Wednesday, March 30, 2016

Vrain's Talk Underwhelmed; Claims of "Fascism"

The story was a simple one.  A Houston museum's credibility was on the line when an employee booked an anti-GMO activist to come speak about "Poison in your food."  Decades ago Dr. Theirry Vrain used to publish papers on nematology and relationship to DNA restriction-length polymorphisms (good times in the 80's!), among other work. He's been out of hard science for some time now.  Since, he uses that credibility to be one of a handful of credentialed scientists that makes the rounds spreading false information about food, farming and associated technologies. 

In short, I wrote an article about "Pseudoscience Creep," the phenomenon where poor-quality activist claims are weasling their way into our conferences, museums and other reputable forums. The idea is to steal the credibility of the venue and promote activist positions. 

Museum officials and others asked me about Vrain's claims that there is poison in the food. I explained USDA crop-residue values, glyphosate mechanism of action, glyphosate pharamcokinetics, physiological thresholds and stoichiometry with gut bacteria.  I also noted that there are no actual data in published, reproducible experiments that support Vrain's claims. 

Sure, you can find plenty of published opinions in predatory journals written by computer scientists and other charlatans. But there are no data to support the claims.  None.  

I've seen, and debunked, his talks on YouTube. I also described how he is wrong about mechanism of action and he holds up the statistically-bankrupt Seralini rat paper as high evidence, and apparently does not understand relationship between correlation and causality.  

So they asked him for real data.  He didn't produce it, so they asked that the event be moved to another more suitable venue. On his facebook page he claims that this is "Fascism", and that's laughable.  A museum asked for evidence to support claims. That's not fascism, that's scienceMuseums are places of evidence, not beliefs, and Vrain's unsubstantiated claims would grey that line and even harm the museum's reputation. 

Fine with me. Invite the guy, wind him up, let him sell the snake oil.  Just don't do it in a museum. 

I wasn't sure if he was uninformed or dishonest, so I gave him the benefit out the doubt.  But after seeing the response to what happened-- he's misrepresenting what science says, presenting biased, unsubstantiated claims that do not represent the consensus.

So what did the audience get to hear? 

He said that the only successful GE products are roundup ready crops.  Of course, he forgets that his activism has stymied progression of good technology that could cover diverse areas and needs.  

But he also forgets (or doesn't know) about Hawaiian papaya, Bt crops (that cut insecticide use), human insulin, cheese enzymes, and dozens of other minor products. 

He uses Stephanie Seneff's cherry-picked literature reviews in predatory journals as his best evidence!  Like here: 

But that does not mean it is causal.  Patients with genetic forms of celiac disease experience symptoms no matter what.  Also, this is an opinion, not a result from research. That's what Samsell and Seneff do-- they publish opinion pieces that masquerade as science. Vrain knows the difference. Here he scares and misinforms and audience, treating a hypothetical and unsubstantiated link as evidence.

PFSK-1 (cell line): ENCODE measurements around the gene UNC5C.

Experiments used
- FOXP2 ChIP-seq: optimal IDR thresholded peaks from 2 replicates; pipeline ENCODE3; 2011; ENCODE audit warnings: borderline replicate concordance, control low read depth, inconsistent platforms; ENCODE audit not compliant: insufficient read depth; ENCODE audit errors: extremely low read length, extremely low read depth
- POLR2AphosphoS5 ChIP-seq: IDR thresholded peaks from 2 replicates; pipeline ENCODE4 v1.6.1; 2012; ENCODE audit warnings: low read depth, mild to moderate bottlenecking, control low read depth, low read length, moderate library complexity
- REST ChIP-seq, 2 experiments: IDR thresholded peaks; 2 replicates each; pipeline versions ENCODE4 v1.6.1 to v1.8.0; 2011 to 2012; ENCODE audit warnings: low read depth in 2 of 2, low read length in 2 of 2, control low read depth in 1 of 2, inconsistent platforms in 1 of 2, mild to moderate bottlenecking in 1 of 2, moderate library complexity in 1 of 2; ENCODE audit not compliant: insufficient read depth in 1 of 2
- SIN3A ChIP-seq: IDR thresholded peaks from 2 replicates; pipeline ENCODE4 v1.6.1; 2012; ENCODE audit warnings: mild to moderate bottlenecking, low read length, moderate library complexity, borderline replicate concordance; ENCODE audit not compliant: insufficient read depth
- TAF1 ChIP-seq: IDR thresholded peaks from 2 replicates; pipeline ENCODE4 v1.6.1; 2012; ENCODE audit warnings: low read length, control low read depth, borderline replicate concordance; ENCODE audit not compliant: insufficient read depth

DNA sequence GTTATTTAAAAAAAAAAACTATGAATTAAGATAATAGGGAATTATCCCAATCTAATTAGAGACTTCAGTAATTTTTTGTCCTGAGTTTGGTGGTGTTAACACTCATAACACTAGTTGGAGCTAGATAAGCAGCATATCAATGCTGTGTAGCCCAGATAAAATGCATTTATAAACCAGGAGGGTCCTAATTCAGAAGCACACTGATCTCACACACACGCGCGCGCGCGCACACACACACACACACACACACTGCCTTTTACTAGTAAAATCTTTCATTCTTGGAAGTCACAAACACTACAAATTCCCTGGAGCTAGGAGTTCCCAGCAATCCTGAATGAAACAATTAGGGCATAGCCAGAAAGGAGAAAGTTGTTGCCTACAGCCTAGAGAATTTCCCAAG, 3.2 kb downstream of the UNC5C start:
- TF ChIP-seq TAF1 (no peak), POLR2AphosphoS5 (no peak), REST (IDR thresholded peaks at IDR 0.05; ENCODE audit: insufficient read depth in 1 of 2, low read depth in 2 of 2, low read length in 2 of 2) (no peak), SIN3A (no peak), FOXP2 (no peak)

READ THIS.  "Glyphosate poisoning causes..."  Causes?  Causes?  Where are the data?  There no data to support those claims.   At best, you can induce changes in cells in a petri dish that are consistent with long-term diseases, but there is no evidence to support his claims. 

This is exactly why this talk does not belong in a museum! 

More Samsel and Seneff from opinion papers that have NO ORIGINAL RESEARCH. 

Here it is, the association between glyphosate and autism. The old trick to misinform an audience, confuse correlation with causality. Activists scaring people concerned about their food. 

Super sad.  It is just awful that an audience even had to endure this nonsense. 

And apparently, I'm to blame.  He posted this on his Facebook page:

No Thierry, the museum does not want fear mongers spreading false information to scare people.  That's not what museums do, that's what activists do. 

You're right, I don't discuss glyphosate as an antibiotic, because it is not a very good one.  My lab has tried to even test versions of the resistance genes in bacterial backgrounds and it does not even kill bacteria unless you add something to help it enter the cells. Plus, if it was an antibiotic, we'd use it as one. It is an herbicide.

So another chapter ends.  A simple blog wanting to keep goofy pseudoscience in its place ends up with a bad talk that just keeps fooling credulous listeners.  That really bothers me as a scientist.

If anyone, including Vrain, wants to know how to tell good science from bad science, junk reviews from quality ones, and legitimate experiments from activist rants, I'm glad to help.  Email anytime. 

And thanks to the Houston Museum of Natural Science for standing up for science.  You set a standard and illuminated the need for vigilance in vetting speakers, something that can benefit all places of reputable science. 

Tuesday, March 29, 2016

Why Every Idea Does Not Deserve to be Heard

Tonight a known anti-GMO activist will assume the credible podium as a "Distinguished Lecturer" at the Houston Museum of Natural Science.  Dr. Thierry Vrain has long been recognized by scientists for his outdated rants against genetic technology, leveraging his credentials in science to promote a science-less position that this technology is harmful. Of course, this means he's embraced by the industry and individuals that seek to vilify technology.